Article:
|Summer solstice celebrations at Stonehenge, UK [AFP]
In many parts of Europe the summer solstice marks the start of high summer. With the sun at its highest point in the sky, who could blame people for thinking that fine weather was assured. Daylight in the northern hemisphere may be at its greatest but unfortunately the sun’s position coincides with a spell of very unsettled weather, known as the European Summer Monsoon. But is it really a monsoon, in the true sense of the word and how can we identify it?
That European early summer weather is changeable, to say the least, is not in doubt. The start of the European rock and pop season is marked by the Glastonbury Festival. Despite the appearance of many of the top rock acts from around the world, footage of the event often seems to focus on festival-goers dancing in knee-deep mud.
For much of western Europe, which lies under the influence of mild, but moist Atlantic airflow, fine summer weather rarely lasts for more than a few days and is likely to be punctuated by showers or longer spells of rain. However, looking more closely at the weather statistics, a significant pattern begins to emerge.
Building pressure, which leads to more settled weather, tends to establish itself during May, but come early June those damp westerly winds return across the continent, bringing unsettled weather. The climatologist H.H. Lamb identified the periods June 9 to 18, 21 to 31 July and 1 to 10 August when the weather was likely to be dominated by low pressure and changeable conditions. He found that over a period of 70 years these unsettled periods returned with a regularity of between 84 and 89 per cent.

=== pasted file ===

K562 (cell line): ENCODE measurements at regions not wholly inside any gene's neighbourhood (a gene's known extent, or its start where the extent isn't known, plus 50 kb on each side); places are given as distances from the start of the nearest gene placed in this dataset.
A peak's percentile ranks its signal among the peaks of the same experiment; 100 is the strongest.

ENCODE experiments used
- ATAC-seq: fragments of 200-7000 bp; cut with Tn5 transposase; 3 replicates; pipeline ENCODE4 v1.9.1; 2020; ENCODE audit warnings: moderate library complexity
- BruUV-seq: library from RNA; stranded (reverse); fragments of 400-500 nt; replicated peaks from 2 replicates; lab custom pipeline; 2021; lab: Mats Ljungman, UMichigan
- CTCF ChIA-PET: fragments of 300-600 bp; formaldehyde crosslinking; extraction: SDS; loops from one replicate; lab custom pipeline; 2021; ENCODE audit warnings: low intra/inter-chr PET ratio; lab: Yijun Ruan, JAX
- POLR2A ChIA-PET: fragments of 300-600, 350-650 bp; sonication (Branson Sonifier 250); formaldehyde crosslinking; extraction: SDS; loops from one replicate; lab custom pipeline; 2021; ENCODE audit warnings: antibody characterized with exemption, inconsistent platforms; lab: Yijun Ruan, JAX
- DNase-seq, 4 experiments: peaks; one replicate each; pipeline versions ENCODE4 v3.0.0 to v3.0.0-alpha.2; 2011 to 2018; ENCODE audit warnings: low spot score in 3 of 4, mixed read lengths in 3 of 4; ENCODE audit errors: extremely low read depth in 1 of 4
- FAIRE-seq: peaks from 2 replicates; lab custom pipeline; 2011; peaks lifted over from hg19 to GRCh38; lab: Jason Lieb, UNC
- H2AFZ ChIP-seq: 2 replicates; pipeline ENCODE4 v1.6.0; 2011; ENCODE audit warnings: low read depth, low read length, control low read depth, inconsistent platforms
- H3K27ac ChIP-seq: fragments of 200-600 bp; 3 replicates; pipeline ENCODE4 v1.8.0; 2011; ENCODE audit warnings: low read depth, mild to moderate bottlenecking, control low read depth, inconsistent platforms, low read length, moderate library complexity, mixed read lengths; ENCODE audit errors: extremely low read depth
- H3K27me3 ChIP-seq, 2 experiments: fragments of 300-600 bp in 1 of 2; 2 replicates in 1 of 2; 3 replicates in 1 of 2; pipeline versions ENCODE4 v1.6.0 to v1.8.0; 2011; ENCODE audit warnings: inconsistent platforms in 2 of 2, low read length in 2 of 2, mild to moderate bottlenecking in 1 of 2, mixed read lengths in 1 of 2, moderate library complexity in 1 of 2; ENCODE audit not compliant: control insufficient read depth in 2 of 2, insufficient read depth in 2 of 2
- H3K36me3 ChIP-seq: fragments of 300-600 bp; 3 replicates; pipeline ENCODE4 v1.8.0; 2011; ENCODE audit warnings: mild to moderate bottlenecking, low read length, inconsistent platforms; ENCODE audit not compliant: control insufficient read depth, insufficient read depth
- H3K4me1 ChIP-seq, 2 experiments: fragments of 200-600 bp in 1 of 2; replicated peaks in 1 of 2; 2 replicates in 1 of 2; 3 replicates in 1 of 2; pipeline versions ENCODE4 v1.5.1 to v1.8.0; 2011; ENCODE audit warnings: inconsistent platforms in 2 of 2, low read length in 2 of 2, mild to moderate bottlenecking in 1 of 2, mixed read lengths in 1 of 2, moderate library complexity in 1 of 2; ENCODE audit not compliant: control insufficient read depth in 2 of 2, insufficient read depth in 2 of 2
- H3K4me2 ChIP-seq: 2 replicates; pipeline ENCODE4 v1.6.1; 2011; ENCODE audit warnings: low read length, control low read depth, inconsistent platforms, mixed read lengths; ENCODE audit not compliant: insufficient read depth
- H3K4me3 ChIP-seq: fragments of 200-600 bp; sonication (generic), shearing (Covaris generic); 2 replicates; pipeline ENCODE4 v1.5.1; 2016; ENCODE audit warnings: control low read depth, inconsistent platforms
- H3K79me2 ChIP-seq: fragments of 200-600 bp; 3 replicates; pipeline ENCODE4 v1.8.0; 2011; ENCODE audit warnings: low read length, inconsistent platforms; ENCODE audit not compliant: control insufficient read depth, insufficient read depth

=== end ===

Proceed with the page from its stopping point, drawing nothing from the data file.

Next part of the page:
Although the first of these periods ends just before the summer solstice, it does coincide with the start of the Wimbledon Open Tennis Championships. The regularity of delays and interruptions to the tournament eventually forced the All England Tennis Club to invest $US 130 million in 2009 to keep the summer rains at bay.
A definitive explanation for these wetter phases during the European summer is hard to come by. Although there is no direct link and little comparison with the intensity of the Asian and African monsoons, it has been suggested that it may be linked to a shift in high level, jet stream winds over the Himalayas which directly affect the monsoon in these other regions. But some climatologists also point to the influence of melting snow and ice over northern Canada and warming in the north Pacific Ocean.
Whatever the cause, the effect is to dampen people’s hopes of a fine summer and climatologists think the European Summer Monsoon could become a more pronounced feature as global warming continues.
Source: Al Jazeera